And that’s just in the U.S.; several EU governments are already on the move. Not surprisingly, the Italian government sees an opportunity for Fiat Chrysler Automobiles N.V. (NYSE:FCAU) to benefit from the scandal, given that its diesel engine cars—too popular in Europe to simply fade away—have not been implicated in “Dieselgate.”
The Italian government may launch a class-action suit against VW. Presumably, Greece, which has suffered the full weight of Germany’s punctilious enforcement of rules in the handling of its debt crisis, will not be kind. Any German government attempt to ease VW’s consequences may well face opposition in Brussels from Greece and other southern European economies. That said, the Italian consumer association, Codacons, has already sued VW. The company will have to appear before the judges on February 11, 2016 to respond to consumers’ claims. VW sold over 116,000 cars in Italy in 2014.
To grasp the impact that the “Dieselgate” may have on the Volkswagen Group, the German economy, and prospects of a global recession; consider the cases of Enron or Lehman Brothers. Its fraudulent emission control unit was tampered deliberately in at least 11 million vehicles; it is by any standard a major international scandal. Its industrial and financial implications can be understood in the context of other events already that have set business history.
Enron failed in 2001 after its revenue and profit-inflating scheme was uncovered. Enron, like VW, had until the weeks before its ultimate demise, become a model of social and corporate responsibility, setting standards that its competitors tried to emulate all over the United States and beyond.
While the German automotive group is accused of perpetrating lesser crimes than Enron, its image of corporate responsibility and sustainability has been eviscerated, which could have consequences for how the entirety of the German industry will be perceived. The Volkswagen emissions scandal will also make consumers less trusting of socially responsible management and marketing claims, feeling deceived.
The case will also inevitably draw parallels to the Lehman Brothers scandal. The once mighty investment bank failed, or was led to fall, in September 2008, triggering a global crisis of trust in the markets. Global credit was frozen, leading to the collapse of the financial house of cards based on subprime mortgages and their related toxic securities.
Lehman’s contribution to the subprime mess was not much worse than that of other large international banks and the system in general, considering it had functioned for years before its defect emerged. Let’s not forget to mention the complicity of self-righteous rating agencies responsible for evaluating the claims of those financial products. The analogy, then, is with the entire system of checking car engines for consumption and pollution.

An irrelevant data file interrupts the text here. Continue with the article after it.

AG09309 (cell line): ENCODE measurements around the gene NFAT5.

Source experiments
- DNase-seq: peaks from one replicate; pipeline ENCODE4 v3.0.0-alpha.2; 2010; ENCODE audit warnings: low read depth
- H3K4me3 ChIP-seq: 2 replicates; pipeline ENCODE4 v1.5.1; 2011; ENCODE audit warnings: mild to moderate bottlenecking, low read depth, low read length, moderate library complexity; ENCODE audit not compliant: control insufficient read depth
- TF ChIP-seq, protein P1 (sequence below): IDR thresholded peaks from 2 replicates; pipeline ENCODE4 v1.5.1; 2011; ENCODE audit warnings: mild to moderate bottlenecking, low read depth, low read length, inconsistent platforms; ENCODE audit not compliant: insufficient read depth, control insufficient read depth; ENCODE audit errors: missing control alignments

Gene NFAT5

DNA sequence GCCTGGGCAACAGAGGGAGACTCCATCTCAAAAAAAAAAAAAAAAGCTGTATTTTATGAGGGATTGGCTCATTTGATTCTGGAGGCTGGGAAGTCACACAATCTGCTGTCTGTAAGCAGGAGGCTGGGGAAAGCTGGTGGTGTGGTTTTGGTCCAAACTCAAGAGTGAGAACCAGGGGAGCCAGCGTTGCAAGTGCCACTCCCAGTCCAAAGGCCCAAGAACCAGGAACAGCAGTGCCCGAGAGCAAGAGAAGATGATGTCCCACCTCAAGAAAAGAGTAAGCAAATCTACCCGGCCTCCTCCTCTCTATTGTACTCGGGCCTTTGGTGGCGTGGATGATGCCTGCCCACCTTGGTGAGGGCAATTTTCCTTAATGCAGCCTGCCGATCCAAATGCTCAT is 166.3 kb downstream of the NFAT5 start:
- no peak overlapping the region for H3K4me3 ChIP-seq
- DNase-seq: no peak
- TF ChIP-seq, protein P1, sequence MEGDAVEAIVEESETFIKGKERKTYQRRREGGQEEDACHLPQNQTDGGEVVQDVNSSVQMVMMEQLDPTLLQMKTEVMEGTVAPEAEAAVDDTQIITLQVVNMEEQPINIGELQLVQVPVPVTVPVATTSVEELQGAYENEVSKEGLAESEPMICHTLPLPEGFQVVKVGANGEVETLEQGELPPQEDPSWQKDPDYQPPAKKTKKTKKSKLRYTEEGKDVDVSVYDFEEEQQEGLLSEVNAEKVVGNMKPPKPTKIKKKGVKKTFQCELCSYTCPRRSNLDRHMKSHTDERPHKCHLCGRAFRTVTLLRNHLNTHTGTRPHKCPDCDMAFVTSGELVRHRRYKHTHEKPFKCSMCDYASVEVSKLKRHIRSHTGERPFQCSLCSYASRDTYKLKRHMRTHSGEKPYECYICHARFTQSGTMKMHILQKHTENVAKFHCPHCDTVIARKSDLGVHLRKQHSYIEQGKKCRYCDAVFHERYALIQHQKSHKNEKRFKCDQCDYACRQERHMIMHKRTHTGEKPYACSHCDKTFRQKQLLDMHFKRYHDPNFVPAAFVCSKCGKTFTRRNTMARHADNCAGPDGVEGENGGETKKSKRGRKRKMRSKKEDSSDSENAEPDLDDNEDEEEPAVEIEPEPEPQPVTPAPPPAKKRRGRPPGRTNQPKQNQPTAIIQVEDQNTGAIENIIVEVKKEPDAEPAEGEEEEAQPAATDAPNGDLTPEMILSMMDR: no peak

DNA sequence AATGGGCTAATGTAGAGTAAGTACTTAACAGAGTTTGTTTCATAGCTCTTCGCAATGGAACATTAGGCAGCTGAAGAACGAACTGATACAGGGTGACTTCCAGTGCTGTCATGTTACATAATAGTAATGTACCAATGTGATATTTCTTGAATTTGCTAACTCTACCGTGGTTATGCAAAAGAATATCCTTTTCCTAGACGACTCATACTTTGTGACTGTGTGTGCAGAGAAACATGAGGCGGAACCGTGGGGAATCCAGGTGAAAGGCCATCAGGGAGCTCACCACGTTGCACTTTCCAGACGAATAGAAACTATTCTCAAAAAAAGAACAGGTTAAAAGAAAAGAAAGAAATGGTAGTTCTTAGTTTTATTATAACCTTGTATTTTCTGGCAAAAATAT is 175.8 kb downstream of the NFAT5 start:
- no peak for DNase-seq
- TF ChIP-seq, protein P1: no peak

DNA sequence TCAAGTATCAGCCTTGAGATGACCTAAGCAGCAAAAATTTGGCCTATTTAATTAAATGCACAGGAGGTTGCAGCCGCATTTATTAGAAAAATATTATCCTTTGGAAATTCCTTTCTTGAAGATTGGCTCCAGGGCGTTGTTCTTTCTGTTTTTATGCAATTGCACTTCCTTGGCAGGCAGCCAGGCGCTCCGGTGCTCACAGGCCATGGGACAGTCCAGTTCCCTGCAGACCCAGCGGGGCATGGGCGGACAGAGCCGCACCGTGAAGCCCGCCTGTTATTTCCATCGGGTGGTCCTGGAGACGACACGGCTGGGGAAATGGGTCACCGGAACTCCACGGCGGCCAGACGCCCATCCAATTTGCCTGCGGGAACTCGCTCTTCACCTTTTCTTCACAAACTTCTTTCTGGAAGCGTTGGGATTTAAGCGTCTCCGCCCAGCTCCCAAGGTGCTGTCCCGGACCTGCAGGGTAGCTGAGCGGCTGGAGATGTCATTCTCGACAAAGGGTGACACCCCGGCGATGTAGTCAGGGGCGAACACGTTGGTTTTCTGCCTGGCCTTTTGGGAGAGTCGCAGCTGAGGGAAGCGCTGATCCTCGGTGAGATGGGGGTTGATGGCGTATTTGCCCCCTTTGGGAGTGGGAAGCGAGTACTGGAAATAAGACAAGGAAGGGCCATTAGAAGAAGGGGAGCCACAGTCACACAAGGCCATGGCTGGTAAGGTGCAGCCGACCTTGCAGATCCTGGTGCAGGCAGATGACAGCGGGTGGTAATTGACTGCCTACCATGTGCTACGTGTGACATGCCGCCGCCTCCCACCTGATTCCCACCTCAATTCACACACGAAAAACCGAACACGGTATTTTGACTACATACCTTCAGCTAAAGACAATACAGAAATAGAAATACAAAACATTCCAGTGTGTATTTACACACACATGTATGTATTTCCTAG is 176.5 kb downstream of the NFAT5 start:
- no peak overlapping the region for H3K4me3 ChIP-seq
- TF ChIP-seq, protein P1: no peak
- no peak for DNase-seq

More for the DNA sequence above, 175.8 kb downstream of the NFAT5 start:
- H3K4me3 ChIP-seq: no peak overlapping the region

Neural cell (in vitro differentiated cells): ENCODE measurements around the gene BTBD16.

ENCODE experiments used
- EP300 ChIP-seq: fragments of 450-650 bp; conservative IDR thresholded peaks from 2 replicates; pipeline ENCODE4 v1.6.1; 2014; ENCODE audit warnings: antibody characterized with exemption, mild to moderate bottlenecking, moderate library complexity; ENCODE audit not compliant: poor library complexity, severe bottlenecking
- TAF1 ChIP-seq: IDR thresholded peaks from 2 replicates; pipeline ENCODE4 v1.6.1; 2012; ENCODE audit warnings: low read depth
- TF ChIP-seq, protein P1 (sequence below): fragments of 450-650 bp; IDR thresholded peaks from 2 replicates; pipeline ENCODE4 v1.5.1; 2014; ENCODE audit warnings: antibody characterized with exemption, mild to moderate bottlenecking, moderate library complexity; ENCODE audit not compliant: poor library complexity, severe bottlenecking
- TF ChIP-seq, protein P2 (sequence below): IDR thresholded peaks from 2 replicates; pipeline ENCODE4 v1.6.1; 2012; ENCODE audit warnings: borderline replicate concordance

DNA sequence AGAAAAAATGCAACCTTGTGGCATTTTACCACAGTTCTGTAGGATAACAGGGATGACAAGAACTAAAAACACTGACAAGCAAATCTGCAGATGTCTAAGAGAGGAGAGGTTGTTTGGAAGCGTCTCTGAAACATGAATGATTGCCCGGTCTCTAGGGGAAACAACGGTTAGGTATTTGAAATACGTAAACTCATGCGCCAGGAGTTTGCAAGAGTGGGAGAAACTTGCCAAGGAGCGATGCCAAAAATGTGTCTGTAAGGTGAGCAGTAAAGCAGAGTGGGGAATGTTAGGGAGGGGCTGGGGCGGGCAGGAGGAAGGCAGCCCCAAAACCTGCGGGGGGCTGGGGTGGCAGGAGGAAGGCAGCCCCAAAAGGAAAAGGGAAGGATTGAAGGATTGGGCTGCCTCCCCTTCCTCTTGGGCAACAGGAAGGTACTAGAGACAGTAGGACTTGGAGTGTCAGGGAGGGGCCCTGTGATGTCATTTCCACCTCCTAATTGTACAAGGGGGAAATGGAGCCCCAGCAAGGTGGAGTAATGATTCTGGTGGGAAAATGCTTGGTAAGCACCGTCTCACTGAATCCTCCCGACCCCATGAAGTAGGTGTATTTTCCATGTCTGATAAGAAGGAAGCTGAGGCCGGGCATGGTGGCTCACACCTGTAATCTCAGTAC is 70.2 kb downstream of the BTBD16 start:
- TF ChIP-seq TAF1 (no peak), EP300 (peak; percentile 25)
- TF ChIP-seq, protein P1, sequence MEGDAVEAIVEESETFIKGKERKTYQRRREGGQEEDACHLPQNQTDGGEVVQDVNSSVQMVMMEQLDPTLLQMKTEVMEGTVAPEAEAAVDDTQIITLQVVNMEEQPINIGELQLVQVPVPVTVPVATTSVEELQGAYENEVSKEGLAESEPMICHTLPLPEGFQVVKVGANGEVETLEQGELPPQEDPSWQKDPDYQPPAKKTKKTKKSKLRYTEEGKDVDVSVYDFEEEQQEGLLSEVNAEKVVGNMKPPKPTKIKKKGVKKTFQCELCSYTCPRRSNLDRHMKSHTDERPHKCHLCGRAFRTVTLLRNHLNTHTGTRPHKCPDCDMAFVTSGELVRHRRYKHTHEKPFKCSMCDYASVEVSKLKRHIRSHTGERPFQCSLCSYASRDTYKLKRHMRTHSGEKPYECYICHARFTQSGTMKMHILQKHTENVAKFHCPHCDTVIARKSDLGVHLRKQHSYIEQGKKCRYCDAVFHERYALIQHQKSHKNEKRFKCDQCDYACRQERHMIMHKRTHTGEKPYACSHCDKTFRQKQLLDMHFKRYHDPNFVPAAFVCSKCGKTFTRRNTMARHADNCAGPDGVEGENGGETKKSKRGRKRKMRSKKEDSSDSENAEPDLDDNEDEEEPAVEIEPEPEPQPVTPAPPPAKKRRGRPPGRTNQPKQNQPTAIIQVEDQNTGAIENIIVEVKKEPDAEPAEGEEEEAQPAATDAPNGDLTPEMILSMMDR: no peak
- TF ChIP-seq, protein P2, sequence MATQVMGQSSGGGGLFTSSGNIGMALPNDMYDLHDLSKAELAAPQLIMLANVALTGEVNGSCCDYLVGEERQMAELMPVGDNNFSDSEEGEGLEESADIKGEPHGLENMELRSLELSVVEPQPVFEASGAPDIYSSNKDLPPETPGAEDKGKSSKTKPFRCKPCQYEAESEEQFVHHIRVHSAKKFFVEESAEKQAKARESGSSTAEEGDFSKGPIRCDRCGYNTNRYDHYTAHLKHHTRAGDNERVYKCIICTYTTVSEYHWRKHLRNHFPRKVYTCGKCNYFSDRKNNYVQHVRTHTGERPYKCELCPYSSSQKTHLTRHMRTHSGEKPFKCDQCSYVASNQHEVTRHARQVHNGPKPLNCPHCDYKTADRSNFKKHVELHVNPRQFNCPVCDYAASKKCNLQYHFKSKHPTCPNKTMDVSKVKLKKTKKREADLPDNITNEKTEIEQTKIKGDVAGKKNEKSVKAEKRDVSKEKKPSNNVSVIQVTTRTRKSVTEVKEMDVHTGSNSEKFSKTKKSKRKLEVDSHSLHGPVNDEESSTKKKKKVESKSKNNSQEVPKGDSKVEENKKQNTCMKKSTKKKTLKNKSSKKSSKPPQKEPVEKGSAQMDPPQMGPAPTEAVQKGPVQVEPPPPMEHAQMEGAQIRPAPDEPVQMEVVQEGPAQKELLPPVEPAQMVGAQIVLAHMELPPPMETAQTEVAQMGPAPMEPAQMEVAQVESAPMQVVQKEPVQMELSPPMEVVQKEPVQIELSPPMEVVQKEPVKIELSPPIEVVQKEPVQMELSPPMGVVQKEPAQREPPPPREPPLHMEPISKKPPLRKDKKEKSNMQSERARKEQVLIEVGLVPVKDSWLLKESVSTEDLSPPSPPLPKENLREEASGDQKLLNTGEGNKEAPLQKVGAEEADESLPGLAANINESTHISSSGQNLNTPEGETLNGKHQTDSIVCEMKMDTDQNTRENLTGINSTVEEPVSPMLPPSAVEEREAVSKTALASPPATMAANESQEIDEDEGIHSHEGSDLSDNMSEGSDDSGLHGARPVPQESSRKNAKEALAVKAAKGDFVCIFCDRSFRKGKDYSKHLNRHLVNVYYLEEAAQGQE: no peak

In the case of Lehman which was the first to be caught, its collapse set off a domino effect that spread to Wall Street and beyond within weeks. The VW emission scandal has not prompted a Lehman Brothers-like contagion to spread to other car companies. Indeed, many analysts urge investors to shift their focus from VW to Fiat-Chrysler or Ford and General Motors.
The emissions scandal will have a major impact on the company and on the European industry itself. Europe’s overall recovery, which started a few months ago, relied largely on a recovery of the automobile sector as a whole. “Dieselgate” will prevent VW from taking full part in that trend, even if it was poised to be its biggest beneficiary. An interruption now is the last thing the company needs.
Moreover, the “Dieselgate” scandal comes just as the United States and Europe are negotiating the Transatlantic Trade and Investment Partnership (TTIP) over the rules of global trade. The U.S. economy is also reluctant to see higher interest rates, strengthening the euro versus the dollar, weakening demand from VW’s biggest export market. In this sense, Volkswagen will require significant political support, given that it has links and employees all over Europe.
This means that, while Greece and the Mediterranean countries will try to squeeze as much as possible from the “dieselgate” scandal, EU authorities will not allow VW or the German economy to share the same fate as Enron or Lehman Brothers, averting global recession.
Here’s the Bottom Line on Volkswagen Stock
Volkswagen’s collapse may not even be in the interest of its competitors, let alone of the U.S. economy, as classical capitalist theory suggests. Still, there’s no escaping that Volkswagen stock will not come out of the emissions scandal unscathed. Its share price will face a tumultuous period, settling at a price that is not more than half of its 2015 high of $52.87. It is now trading at about $23.00 in a rally, but before considering VW a bargain, there are many events to consider. The stock has more room to fall before a true recovery can begin.